The faster permitting for facilities, including battery production, will be formalized via the proposed Net Zero Industry Act, providing simplified and predictable planning approvals. As well as loosening rules on state aid until 2025, the financial support package of the plan attempts to allow faster access to essential subsidies and loans, to compensate businesses for high energy prices, to help ensure liquidity, and to reduce electricity demand. The plan also aims to reskill workers affected by the green transition, and to establish Net Zero Industry Academies. Lastly, the trade element focuses on improving the resilience of the EU’s supply chains, opening trade with new partners and attracting private investment.
In March 2023, the European Union proposed the Net Zero Industry Act, which aims to meet 40% of the European Union’s needs for strategic net zero technologies with EU manufacturing capacity by 2030. These technologies explicitly include battery and storage technologies, and for batteries the aim is for nearly 90% of the European Union’s annual battery demand to be met by EU battery manufacturers, with a combined manufacturing capacity of at least 550 GWh in 2030, in line with the objectives of the European Battery Alliance. These announcements came just as CO2 standards for car sales over 2030-2035 tightened under the Fit for 55 package.” - IEA
There are efforts from countries all across the world to put forth similar government programs to increasingly incentivize the development and production of electric vehicles, as well as secure their supply chains for the critical minerals required for production. For brevity sake we only highlighted the efforts of China, Europe and the US here, but lots of other countries across the globe are creating their own fiscal programs to stimulate electric vehicle initiatives.
Conclusion: Navigating the Electric Road Ahead
In the search for the inevitable, in both technology and financial markets, it’s hard to find a trend that has as many concurrent tailwinds as electric vehicles. If you were to say “inevitably, there will be a much larger number of EVs on the road in 5-10 years” it would be difficult to debate that statement. There are of course concerns, a main one for consumers (particularly in the US) is the range that EVs can travel on one charge and how long it takes to charge the vehicle. However, with investment from the entire automotive industry (as they attempt to catch up to Tesla’s massive lead in the space) and serious fiscal programs designed to support the industry with subsidies and tax incentives amongst other benefit, it is hard to imagine the industry not experiencing strong secular growth, at least in the near to mid term horizons. This overview was meant as a general primer to the electric vehicle supply chain, and was written as I conducted research in my own “search for the inevitable.” From the mining of the critical materials (this process seems to be inherently inflationary and is evident by looking at price charts of the minerals) to their refining and eventual assembly, the supply chain for electric vehicles is certainly complex, but is also a battleground that is sure to contain some great investments for those who can do the work to uncover what companies stand to be the largest beneficiaries of all the committed investment capacity, both from industry and the government. There is also the question of some second order effects in the future that are definitely worth exploring - what % of EVs vs ICE (internal combustion engine) vehicles wi there be when EVs reach 100% in some markets? What will the long term impact of self driving EVs be? Right now, utilization of cars is relatively low but this may change as autonomous driving becomes increasingly common. This may have an impact on oil markets and also things like parking garages. Also, how does the electric grid need to evolve in order to handle EV charging at scale? What is the resale value of EVs? What does the distribution look like in terms of consumers buying an EV for their first car vs their second or third? Is there an ample supply of mechanics and parts for servicing electric vehicles? These are all topics that merit further exploration and discussion in a future piece, as we look to find the best way to invest in these larger trends. I hope you found this overview somewhat informative, I’ll try to explore some of these themes more in depth in a future post where I focus more on the company level and which companies might be good investments on certain time horizons (I’ll try to do the same with the networking and telecom piece, as it reflects how I do research when I am attempting to first identify the large scale trend and then zoom in and try to understand stand which companies will inevitably be the winners). If you enjoyed this piece, please consider subscribing and don’t hesitate to reach out on Twitter @netcapgirl.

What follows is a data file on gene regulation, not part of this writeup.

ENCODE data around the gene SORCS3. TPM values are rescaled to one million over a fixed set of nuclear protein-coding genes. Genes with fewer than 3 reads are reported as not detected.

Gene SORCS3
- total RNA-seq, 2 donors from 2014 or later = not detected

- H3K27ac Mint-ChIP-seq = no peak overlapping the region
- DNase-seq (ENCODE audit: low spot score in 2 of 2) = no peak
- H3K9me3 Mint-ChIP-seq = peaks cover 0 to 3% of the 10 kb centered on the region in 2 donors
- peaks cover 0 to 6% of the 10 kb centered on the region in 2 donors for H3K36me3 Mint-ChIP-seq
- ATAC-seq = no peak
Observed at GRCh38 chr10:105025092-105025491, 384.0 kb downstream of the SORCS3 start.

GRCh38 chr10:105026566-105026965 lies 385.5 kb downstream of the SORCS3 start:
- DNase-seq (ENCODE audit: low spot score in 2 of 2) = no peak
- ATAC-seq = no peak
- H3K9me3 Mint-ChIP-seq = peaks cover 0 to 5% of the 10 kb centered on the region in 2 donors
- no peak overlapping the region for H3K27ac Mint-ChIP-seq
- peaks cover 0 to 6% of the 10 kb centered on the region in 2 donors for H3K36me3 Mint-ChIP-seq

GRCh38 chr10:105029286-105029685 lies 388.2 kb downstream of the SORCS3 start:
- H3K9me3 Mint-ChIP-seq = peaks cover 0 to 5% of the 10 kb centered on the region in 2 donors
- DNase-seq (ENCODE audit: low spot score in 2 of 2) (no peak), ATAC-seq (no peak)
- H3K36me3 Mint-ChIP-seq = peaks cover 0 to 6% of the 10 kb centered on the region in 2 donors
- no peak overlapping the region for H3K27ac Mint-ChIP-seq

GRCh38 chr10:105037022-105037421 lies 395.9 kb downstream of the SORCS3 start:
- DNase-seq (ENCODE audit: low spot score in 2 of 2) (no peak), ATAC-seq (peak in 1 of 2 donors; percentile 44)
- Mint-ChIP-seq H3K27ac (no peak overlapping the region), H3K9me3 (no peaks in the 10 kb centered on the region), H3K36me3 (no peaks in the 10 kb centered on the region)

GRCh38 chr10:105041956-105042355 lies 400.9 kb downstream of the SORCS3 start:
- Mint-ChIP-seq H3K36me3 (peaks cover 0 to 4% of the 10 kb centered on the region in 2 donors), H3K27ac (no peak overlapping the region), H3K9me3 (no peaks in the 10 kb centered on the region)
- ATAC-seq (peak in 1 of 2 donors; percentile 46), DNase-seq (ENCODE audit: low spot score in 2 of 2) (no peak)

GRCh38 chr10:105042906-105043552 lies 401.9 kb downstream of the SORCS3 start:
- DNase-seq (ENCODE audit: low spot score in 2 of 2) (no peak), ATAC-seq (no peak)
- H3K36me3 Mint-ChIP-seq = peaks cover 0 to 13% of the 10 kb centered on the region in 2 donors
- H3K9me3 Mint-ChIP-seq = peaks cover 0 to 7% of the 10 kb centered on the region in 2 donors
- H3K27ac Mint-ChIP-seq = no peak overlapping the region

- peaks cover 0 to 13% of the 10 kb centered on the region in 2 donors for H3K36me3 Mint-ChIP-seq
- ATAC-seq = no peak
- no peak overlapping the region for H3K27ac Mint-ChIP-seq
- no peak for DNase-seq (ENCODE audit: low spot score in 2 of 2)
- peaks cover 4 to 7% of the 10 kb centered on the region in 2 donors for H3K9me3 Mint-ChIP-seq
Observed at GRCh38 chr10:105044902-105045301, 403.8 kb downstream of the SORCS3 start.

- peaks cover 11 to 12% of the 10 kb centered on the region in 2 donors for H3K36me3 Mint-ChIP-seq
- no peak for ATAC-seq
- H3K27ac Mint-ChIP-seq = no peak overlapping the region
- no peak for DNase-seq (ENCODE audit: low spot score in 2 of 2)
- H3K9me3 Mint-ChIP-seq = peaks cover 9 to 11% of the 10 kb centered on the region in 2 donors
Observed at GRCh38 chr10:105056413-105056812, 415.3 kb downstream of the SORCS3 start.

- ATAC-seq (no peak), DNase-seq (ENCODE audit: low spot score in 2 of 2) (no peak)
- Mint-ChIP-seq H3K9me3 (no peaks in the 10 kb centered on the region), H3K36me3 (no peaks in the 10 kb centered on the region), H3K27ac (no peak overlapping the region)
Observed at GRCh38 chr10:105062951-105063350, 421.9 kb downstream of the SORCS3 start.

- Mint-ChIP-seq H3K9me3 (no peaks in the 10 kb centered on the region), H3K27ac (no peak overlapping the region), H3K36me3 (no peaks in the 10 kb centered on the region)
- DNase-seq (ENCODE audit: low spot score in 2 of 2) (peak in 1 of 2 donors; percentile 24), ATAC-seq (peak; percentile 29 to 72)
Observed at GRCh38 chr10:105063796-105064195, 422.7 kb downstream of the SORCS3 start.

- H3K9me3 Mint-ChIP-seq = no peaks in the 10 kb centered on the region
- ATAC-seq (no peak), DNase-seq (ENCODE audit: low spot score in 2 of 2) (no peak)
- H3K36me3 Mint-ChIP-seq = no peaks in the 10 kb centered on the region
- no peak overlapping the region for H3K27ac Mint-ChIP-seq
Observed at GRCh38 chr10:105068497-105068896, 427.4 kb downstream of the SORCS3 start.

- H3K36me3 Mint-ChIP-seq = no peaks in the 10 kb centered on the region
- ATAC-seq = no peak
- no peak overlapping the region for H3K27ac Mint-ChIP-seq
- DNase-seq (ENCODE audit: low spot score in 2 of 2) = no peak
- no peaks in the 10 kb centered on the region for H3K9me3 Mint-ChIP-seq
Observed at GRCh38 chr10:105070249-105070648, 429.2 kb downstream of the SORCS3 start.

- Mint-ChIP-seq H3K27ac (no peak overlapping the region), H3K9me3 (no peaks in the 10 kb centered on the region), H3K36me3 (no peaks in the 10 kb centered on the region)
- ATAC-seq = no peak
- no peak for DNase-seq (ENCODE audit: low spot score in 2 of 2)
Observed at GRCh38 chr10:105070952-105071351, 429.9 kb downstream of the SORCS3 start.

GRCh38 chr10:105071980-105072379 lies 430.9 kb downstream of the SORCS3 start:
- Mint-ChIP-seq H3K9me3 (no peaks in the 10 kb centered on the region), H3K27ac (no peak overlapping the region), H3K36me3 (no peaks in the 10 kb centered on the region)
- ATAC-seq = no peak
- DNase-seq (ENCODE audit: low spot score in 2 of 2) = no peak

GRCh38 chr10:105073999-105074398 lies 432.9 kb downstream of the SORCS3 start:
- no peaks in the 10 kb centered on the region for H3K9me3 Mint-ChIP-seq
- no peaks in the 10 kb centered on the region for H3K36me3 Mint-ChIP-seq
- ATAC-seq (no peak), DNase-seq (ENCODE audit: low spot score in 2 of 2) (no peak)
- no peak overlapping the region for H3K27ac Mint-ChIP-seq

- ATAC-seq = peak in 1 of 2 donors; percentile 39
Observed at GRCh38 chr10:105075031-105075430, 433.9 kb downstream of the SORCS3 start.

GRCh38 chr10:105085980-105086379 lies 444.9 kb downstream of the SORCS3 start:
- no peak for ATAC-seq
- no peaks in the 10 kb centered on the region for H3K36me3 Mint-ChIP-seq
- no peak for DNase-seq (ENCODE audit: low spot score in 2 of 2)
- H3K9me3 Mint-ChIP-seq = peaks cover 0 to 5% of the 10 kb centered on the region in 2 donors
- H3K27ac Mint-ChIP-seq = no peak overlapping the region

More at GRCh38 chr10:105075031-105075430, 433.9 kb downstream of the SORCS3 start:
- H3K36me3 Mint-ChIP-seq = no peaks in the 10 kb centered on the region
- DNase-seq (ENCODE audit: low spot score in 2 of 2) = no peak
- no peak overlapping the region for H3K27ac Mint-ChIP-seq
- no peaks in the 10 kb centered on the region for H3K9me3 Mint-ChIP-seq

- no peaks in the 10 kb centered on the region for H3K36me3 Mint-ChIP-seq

CATL (Contemporary Amperex Technology Co. Ltd.)
BYD Company Limited
Nissan Motor Corporation
Ford Motor Company
Hyundai Motor Group
Rivian Automotive, Inc
Infineon Technologies AG
Texas Instruments Incorporated
Tesla Superchargers Network
EVgo Services LLC
Materials and Mining:
BHP Group Limited
Rio Tinto Group
Energy Storage Solutions:
Enphase Energy, Inc.
Fluence Energy, LLC
Utilities and Grid Infrastructure:
Duke Energy Corporation
Dominion Energy, Inc.
National Grid plc
Automotive Technology and Software:
Mobileye (Intel Corporation)
Daimler AG (Mercedes-Benz)
Rivian Automotive, Inc.
Geopolitics and Critical Minerals:
China Molybdenum Co., Ltd.
Ganfeng Lithium Co., Ltd.
SQM (Sociedad Química y Minera de Chile)
Rio Tinto Group
Renewable Energy Providers:
NextEra Energy, Inc.
Vestas Wind Systems A/S
Enel Green Power S.p.A.
First Solar, Inc.